When we study stars, it appears that the length of their lifetimes is almost entirely determined by their mass. In fact, the more mass that they have, the less time they live for. In a way, this feels a little odd; surely more massive stars should live longer as they have more fuel? But our theories and observations suggest the opposite is true - the may have more fuel, but they burn through it much faster.
If we consider our Sun, we believe it will live for around 10 billion years. Stars of half this mass might well live for 40 or more billion years, longer than our Universe has so far existed. If we look at more massive stars than our Sun, we expect lifetimes to be measured in millions of years.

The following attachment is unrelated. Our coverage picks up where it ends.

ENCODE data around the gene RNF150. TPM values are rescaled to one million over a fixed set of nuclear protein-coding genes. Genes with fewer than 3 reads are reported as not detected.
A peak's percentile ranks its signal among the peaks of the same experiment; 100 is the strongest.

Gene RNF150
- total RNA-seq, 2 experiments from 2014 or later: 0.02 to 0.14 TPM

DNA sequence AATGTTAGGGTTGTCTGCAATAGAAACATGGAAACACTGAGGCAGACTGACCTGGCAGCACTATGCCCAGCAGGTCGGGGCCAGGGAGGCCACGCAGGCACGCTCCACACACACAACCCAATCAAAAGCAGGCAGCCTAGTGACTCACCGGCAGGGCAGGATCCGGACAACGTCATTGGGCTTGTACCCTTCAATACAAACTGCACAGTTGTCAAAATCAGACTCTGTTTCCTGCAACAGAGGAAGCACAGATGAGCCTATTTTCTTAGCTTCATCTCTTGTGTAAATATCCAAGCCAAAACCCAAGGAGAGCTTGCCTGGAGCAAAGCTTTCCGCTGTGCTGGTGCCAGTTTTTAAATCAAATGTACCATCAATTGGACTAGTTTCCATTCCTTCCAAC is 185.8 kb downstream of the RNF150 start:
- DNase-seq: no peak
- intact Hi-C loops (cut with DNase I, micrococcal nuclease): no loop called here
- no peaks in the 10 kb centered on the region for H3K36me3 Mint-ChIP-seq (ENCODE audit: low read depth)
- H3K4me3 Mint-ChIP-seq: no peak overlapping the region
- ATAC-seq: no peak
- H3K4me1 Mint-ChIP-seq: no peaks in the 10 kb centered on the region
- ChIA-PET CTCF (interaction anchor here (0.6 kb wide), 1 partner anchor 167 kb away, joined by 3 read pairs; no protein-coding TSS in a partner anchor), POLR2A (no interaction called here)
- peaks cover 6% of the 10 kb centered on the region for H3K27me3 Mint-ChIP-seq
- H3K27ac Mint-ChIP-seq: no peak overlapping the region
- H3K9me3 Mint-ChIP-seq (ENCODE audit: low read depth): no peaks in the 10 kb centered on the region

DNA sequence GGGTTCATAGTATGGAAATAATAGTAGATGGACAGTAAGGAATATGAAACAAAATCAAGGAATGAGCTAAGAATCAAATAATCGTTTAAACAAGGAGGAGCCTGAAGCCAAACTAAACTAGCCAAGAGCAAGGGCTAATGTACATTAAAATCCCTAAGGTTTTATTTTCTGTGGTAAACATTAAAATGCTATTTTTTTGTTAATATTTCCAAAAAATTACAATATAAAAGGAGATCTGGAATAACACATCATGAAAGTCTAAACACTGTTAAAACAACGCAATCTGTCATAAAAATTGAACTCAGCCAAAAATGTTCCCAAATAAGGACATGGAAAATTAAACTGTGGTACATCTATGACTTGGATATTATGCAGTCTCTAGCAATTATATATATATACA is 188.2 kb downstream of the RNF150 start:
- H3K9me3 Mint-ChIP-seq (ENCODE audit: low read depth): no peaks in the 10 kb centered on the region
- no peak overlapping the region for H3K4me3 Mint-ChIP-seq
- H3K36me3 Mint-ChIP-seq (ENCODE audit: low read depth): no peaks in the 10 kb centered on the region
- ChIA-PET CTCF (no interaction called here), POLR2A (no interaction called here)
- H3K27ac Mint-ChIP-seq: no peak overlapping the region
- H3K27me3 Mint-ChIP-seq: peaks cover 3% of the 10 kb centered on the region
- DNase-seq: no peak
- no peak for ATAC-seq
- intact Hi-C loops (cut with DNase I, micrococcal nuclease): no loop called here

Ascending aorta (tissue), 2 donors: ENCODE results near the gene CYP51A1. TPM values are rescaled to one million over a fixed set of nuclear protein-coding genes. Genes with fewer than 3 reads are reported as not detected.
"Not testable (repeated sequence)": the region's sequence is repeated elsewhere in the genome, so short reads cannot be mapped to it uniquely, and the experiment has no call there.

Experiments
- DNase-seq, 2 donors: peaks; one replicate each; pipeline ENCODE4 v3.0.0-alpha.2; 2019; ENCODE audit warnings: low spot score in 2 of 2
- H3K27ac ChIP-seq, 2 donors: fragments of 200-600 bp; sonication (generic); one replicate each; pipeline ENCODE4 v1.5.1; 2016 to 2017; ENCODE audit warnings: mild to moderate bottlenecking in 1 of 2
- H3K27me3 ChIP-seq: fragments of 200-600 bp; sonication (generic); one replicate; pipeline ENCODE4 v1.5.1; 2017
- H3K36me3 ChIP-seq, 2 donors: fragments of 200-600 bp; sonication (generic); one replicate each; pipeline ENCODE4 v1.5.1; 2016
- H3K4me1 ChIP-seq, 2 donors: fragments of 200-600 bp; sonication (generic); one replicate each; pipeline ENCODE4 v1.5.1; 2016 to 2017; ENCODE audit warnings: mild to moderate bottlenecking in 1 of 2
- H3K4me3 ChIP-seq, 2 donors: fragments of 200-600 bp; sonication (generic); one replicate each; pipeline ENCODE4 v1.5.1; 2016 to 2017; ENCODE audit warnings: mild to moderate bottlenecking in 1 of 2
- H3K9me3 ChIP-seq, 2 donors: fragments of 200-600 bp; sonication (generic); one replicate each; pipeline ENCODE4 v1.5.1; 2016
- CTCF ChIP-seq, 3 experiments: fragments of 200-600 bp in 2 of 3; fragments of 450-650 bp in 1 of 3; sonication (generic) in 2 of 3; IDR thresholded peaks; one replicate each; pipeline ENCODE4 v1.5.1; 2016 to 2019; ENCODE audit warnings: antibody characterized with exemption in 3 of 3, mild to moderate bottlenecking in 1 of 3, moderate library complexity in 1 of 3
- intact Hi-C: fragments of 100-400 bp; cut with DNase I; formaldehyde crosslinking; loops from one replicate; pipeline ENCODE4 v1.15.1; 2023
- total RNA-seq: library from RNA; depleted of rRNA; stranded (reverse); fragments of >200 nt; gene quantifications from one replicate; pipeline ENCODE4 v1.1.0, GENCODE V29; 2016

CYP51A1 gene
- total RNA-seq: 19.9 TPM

We can understand something of the way stars behave from a famous theoretical diagram known as the Hertzsprung-Russell diagram (Figure 1; observational versions of this plot are often called colour-magnitude diagrams). When we consider the stars that are likely to become supernovae, we look at the supergiants and the very hot, bright stars (of spectral types O and B) towards the top of the Main Sequence. This corresponds to masses of greater than 10 times that of our Sun but astronomers believe stars may be as massive as 200 or so solar masses.